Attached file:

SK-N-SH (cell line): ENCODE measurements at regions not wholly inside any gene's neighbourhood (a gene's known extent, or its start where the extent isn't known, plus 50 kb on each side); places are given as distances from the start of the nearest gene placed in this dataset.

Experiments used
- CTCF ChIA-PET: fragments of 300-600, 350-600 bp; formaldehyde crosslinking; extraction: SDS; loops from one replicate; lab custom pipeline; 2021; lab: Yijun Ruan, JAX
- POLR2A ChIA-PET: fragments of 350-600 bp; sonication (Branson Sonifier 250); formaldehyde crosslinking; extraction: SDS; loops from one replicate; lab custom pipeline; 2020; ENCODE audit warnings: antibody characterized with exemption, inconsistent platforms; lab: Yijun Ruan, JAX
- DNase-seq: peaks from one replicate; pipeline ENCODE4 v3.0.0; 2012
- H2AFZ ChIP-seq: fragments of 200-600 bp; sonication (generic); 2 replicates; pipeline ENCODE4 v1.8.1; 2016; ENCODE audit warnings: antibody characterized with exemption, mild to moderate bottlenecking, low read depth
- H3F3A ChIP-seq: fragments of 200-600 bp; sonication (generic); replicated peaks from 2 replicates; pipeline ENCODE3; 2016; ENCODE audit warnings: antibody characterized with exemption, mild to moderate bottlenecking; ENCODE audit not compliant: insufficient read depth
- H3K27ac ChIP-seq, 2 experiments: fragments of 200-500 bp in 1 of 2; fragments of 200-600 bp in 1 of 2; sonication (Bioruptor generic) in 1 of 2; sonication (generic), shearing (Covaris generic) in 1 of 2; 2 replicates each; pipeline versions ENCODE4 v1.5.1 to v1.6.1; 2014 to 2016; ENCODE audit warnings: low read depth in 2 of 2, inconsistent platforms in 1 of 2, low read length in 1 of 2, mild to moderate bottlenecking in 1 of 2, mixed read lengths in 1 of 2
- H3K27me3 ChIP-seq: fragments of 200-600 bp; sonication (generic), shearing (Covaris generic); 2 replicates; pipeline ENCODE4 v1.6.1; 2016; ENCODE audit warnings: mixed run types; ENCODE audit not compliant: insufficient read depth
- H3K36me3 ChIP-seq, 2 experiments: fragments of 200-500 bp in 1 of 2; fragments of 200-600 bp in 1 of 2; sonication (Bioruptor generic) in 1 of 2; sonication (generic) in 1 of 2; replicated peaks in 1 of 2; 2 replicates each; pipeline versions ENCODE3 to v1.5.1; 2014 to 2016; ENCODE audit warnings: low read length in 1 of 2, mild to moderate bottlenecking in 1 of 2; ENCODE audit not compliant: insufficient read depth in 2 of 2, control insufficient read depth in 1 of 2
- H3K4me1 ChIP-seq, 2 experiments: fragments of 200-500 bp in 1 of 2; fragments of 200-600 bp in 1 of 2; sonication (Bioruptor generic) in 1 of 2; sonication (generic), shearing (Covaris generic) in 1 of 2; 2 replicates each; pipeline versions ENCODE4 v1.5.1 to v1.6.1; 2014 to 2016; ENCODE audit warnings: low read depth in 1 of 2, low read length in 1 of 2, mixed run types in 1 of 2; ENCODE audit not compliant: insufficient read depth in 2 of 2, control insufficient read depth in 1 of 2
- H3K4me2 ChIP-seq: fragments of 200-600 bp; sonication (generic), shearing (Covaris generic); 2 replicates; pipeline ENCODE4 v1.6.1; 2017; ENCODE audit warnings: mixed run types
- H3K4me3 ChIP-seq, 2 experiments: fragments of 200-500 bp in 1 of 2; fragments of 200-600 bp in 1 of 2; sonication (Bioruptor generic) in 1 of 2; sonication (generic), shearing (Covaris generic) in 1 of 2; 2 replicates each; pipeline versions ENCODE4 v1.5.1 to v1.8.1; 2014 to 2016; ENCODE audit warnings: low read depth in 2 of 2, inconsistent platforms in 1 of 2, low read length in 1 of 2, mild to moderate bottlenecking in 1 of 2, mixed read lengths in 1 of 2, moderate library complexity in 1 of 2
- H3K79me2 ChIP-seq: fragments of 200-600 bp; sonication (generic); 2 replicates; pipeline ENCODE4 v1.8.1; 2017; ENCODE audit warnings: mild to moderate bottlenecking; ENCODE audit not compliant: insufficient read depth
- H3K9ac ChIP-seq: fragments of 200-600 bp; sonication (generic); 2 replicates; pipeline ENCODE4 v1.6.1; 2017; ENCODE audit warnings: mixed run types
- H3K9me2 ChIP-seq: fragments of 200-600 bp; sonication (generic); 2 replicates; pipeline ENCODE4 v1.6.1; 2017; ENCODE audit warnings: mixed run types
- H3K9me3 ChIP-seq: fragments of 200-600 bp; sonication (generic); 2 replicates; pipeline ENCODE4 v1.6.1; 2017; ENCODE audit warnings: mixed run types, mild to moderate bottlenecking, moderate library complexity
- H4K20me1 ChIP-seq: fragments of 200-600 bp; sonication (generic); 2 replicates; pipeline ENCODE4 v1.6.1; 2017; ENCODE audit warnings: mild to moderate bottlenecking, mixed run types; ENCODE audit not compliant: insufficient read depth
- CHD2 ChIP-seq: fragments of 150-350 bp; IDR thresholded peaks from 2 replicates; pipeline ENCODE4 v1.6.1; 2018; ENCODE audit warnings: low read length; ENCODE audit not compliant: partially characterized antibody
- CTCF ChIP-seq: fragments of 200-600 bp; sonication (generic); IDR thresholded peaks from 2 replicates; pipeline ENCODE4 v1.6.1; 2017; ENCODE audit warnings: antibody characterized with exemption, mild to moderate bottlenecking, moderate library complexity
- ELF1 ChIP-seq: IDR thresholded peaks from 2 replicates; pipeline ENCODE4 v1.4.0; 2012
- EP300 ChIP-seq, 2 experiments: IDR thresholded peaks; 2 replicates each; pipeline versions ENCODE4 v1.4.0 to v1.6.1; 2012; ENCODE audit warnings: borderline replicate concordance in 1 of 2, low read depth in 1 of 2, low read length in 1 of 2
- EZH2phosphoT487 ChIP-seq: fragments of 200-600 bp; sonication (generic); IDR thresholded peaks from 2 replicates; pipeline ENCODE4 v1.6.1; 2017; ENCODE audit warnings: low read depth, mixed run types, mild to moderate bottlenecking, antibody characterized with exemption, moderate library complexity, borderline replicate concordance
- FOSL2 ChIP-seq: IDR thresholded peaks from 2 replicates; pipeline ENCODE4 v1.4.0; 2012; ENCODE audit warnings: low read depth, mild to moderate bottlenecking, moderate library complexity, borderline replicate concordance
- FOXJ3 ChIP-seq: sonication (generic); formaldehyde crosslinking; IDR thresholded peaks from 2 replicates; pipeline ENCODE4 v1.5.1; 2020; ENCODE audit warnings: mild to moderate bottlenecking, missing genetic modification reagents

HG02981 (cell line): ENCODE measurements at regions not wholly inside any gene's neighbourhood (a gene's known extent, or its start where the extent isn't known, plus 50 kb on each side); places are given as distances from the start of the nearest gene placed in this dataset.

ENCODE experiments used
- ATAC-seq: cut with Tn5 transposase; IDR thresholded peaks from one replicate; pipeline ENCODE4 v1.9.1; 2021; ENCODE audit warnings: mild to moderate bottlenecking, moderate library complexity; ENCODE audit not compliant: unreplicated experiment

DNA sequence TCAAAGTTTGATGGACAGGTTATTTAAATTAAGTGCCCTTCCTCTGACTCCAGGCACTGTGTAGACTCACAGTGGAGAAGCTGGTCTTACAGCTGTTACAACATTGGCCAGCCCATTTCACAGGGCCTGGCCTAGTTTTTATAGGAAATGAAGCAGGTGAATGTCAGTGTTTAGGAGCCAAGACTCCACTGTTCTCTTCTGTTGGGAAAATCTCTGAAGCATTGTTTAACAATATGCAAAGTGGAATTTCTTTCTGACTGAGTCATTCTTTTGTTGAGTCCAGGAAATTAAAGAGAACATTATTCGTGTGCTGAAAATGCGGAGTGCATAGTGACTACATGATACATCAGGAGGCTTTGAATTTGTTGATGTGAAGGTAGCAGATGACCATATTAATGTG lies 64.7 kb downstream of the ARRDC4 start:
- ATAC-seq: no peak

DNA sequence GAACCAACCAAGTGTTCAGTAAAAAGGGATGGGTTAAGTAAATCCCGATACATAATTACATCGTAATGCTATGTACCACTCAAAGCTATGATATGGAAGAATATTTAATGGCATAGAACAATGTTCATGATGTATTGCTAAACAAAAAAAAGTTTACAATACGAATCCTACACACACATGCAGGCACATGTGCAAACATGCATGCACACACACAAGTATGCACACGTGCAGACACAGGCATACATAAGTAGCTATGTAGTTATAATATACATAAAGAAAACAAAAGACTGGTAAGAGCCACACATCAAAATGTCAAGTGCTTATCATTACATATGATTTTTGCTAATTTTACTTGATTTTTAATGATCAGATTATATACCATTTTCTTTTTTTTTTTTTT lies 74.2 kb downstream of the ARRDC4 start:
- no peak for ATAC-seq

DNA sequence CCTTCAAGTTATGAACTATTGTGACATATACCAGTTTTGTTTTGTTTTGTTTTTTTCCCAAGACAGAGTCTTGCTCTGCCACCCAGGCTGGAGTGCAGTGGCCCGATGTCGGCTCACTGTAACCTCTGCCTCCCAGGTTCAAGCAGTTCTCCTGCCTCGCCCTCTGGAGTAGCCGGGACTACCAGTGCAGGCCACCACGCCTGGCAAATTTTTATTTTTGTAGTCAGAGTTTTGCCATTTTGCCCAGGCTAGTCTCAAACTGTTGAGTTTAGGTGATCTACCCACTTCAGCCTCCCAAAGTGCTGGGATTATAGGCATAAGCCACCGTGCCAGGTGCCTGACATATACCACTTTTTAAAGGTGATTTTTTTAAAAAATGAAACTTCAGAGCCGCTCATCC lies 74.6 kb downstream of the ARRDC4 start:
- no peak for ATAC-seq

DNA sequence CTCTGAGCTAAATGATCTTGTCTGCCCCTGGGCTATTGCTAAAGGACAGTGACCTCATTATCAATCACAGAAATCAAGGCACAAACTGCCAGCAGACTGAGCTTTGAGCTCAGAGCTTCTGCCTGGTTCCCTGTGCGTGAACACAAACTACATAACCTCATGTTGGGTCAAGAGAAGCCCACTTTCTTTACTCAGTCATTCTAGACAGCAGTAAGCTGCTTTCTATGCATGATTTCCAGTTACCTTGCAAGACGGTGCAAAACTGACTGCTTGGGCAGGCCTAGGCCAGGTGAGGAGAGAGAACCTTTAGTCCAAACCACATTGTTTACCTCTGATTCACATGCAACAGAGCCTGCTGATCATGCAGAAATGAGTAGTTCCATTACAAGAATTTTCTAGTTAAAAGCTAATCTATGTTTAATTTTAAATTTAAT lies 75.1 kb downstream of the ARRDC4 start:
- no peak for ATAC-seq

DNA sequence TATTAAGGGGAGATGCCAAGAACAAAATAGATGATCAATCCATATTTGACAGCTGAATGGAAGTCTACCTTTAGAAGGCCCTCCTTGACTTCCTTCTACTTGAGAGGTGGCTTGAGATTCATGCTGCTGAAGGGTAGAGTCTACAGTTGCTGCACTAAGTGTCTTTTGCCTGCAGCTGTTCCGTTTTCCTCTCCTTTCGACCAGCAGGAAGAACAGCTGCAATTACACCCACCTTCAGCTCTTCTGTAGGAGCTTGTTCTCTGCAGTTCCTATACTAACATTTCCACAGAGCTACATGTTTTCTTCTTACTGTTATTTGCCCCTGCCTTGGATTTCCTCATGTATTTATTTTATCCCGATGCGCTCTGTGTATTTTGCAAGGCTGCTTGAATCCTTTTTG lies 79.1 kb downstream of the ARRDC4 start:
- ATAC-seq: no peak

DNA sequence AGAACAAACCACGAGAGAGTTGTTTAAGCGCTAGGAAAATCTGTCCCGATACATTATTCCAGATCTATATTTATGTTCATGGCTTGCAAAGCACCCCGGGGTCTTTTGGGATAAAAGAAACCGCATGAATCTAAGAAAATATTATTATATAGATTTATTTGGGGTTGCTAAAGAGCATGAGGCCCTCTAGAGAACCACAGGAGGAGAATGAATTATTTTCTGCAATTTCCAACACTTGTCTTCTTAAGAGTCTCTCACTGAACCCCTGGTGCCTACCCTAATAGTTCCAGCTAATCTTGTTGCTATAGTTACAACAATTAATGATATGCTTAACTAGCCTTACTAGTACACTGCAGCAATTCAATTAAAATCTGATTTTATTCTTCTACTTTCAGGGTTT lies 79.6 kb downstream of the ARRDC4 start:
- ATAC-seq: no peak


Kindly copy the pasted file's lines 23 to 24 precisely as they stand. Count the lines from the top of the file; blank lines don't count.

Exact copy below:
- EZH2phosphoT487 ChIP-seq: fragments of 200-600 bp; sonication (generic); IDR thresholded peaks from 2 replicates; pipeline ENCODE4 v1.6.1; 2017; ENCODE audit warnings: low read depth, mixed run types, mild to moderate bottlenecking, antibody characterized with exemption, moderate library complexity, borderline replicate concordance
- FOSL2 ChIP-seq: IDR thresholded peaks from 2 replicates; pipeline ENCODE4 v1.4.0; 2012; ENCODE audit warnings: low read depth, mild to moderate bottlenecking, moderate library complexity, borderline replicate concordance